Our Lady of the Highways Shrine, Route 66 near Carlinville, Ill.

Our Lady of the Highways Shrine, Route 66 near Carlinville, Ill.

“Then I saw a Pleasant Hill Church and thought the shrine might be in their garden–‘come,’ said the Minister. “I will take you to her,” and drove all the way back, where I just came from: “You stand by her side and I take your picture, then you can have her with you…” Then he pointed out the “Hail Mary…” Staggered up like the Burma Shave signs along the brown cornfield.”

“After all this, I was ready for a hot dog in the Ariston in Litchfield, expecting a diner, instead I was led by an older gentleman to a booth and the table with linen napkins. Don’t know if it was the owner, but he was happy to greet me with “Guten Tag–do you want a brandy?’ I said, ‘I’m driving and only have water.’ Instead of hot dogs, I ordered Greek chicken liver. When I left the waiter brought me some tokens from the establishment to remember the place.”

“What an interesting day again, talked to bikers and a couple in a convertible. Sometimes you have the street all for yourself, then you are involved  in conversations and “where are you from?”

We are everywhere. Past and present. Here it is.

The Jack Rabbit Trading Post, Route 66, Joseph City Az., 1991 (Photo by Dave Hoekstra_

Here’s a few tips for Ilse from my Facebook friends:

Michael Kandel: When she gets to sunset blvd there is a great burrito place on the corner Alvarado in echo park at the car wash there.

  • May Rose Goldberg Swan:  My son and I had a blast on our Route 66 trip. The Oklahoma City Memorial is amazing. Also, stopping at a steakhouse in Amarillo is satisfying.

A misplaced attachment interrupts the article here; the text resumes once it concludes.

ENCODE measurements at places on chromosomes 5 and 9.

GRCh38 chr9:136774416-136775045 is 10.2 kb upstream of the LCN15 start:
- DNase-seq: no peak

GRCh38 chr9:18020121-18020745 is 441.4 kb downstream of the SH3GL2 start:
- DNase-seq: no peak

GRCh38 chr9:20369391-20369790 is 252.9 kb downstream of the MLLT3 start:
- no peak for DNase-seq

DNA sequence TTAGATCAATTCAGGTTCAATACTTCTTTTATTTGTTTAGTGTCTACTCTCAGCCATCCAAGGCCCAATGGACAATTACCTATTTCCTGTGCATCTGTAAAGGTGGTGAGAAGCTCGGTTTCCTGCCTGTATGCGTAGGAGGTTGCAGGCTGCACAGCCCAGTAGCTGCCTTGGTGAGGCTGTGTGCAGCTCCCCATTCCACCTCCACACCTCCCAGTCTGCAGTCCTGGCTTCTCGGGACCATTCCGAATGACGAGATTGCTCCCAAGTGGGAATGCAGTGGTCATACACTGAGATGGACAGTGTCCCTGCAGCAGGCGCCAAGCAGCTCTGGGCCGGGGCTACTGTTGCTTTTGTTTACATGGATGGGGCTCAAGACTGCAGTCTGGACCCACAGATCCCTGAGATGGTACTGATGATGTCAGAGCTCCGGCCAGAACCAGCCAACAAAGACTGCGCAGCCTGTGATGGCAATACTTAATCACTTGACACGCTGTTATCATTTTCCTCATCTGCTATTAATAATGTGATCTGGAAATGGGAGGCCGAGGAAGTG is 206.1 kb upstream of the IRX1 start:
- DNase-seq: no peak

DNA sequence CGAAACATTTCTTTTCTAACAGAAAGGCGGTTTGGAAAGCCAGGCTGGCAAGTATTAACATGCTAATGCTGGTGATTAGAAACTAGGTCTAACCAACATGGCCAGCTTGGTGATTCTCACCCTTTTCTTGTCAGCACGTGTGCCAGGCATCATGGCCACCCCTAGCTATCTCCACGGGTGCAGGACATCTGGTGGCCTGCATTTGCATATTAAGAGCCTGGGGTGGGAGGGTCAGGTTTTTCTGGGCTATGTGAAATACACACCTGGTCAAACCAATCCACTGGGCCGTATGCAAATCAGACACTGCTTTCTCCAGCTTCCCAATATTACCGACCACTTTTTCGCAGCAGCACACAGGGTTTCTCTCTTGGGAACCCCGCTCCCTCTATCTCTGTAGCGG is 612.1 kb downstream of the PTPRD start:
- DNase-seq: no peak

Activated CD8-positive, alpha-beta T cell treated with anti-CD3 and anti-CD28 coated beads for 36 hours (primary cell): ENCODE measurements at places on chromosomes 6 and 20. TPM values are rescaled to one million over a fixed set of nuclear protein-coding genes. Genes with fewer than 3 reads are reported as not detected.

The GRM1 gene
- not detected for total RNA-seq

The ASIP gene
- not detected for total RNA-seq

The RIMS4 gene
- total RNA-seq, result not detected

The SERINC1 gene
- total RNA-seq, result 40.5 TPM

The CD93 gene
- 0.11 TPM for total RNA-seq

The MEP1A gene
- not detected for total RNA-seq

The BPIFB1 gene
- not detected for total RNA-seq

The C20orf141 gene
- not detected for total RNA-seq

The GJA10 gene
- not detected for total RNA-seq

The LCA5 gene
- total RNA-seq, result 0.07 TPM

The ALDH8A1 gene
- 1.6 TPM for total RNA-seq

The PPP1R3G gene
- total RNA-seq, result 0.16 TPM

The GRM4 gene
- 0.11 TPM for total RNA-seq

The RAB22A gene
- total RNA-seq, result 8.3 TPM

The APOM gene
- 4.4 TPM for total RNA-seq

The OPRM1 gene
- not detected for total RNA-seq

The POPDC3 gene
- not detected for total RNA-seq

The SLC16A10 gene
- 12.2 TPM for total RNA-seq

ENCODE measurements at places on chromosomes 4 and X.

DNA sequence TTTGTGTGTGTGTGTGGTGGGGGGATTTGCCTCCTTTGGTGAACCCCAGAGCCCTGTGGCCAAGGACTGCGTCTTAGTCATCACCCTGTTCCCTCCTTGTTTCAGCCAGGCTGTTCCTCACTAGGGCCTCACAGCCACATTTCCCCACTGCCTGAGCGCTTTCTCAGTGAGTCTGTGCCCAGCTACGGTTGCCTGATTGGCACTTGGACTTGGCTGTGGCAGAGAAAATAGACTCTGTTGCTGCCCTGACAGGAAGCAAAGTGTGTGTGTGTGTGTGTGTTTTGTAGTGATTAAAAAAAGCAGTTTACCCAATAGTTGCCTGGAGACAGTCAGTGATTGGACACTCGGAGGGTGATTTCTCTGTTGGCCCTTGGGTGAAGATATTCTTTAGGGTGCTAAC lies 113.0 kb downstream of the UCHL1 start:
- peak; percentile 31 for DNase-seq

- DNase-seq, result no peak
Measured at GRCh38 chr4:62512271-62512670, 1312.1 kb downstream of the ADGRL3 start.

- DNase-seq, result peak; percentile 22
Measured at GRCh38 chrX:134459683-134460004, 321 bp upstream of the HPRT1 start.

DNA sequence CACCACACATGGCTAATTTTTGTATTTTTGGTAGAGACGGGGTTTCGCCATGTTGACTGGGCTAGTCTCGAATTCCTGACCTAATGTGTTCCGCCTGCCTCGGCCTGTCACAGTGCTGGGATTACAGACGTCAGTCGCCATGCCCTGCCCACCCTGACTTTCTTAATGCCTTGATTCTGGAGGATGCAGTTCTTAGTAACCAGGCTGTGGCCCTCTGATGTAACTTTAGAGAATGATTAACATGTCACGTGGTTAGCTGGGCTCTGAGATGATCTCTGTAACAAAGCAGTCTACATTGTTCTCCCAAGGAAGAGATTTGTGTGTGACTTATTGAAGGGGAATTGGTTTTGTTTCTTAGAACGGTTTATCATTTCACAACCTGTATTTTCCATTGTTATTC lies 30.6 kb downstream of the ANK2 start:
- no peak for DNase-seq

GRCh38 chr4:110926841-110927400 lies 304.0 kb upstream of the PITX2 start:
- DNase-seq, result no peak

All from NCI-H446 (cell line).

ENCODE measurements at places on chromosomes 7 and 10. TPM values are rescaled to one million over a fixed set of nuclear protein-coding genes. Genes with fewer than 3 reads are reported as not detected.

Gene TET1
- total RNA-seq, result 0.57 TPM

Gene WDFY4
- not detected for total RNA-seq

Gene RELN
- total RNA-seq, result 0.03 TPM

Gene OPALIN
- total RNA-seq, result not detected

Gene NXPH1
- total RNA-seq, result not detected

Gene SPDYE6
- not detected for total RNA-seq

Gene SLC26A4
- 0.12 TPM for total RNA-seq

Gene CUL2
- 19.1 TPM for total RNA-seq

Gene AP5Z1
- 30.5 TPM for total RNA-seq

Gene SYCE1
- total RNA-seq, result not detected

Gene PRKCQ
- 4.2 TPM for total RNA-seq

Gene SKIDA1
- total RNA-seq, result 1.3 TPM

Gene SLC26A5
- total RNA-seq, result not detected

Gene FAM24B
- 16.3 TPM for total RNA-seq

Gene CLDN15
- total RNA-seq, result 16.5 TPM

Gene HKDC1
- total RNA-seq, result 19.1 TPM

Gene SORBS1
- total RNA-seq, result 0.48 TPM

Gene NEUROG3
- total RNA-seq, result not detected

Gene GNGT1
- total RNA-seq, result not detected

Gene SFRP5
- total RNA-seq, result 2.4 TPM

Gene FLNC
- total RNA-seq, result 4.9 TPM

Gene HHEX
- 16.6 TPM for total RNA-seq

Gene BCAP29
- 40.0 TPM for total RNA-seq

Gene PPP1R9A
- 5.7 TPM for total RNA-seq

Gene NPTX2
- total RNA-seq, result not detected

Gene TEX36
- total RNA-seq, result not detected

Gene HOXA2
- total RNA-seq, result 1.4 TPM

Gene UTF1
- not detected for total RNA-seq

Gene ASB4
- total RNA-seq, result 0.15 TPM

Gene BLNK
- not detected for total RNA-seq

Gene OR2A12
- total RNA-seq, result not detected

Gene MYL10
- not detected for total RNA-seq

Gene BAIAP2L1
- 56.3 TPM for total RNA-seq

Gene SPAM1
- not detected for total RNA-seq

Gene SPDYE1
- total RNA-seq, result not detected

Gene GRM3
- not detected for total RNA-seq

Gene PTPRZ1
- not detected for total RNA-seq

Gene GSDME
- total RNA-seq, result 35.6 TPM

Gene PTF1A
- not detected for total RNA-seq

• Patrick Boyce: Reds for steak in Sedona .. The Lodge in Williams .. The “Blue Swallow” N.M. “Twisters” Ice cream in Williams Az .. The “Wigwam” .. The Big Texan Amarillo ..

The Jack Rabbit Trading Post, Route 66, Joseph City Az., 1991 (Photo by Dave Hoekstra)

The author rarin' to go at the Jack Rabbit Trading Post in 1991 (Photo by innocent bystander)

The author rarin’ to go at the Jack Rabbit Trading Post in 1991 (Photo by innocent bystander)

 

Route 66, New Mexico, 1991 (Photo by Dave Hoekstra)

Route 66, New Mexico, 1991 (Photo by Dave Hoekstra)

The gentle tones of the dispatch were from another time, one of car hops and flat tops.

Ilse e-mailed me about a week ago after reading Route 66 stories on my website. On Sunday, Sept. 21 she embarked on an eight day trip down Route 66 from Chicago to the 76th conference of the Photographic Society of America  in Albuquerque, N.M. Ilse is driving her “Isabella,” a camel-colored Hyundai  that she named after the Queen of Spain.  She will listen to classic country music on satellite radio and German folk songs. She likes Johnny Cash and Willie Nelson.

Ilse was looking for suggestions on safety and wondered,  “I’ll fulfill one of my bucket-list wishes, but can I stay in the “old” motels?”

Ilse is 86 years old.

I had to find out more.

“What story?,” she replied in one of our back and forth e-mails. “You are some-one-else and sound like a reporter!   I was delivering hot peppers and just got your e-mail.”

Ilse was a pleasant detour from the salty chest-thumping you see on the internet.

She does not want to be in the news and did not want to share her picture. Her family does not want me to use her last name.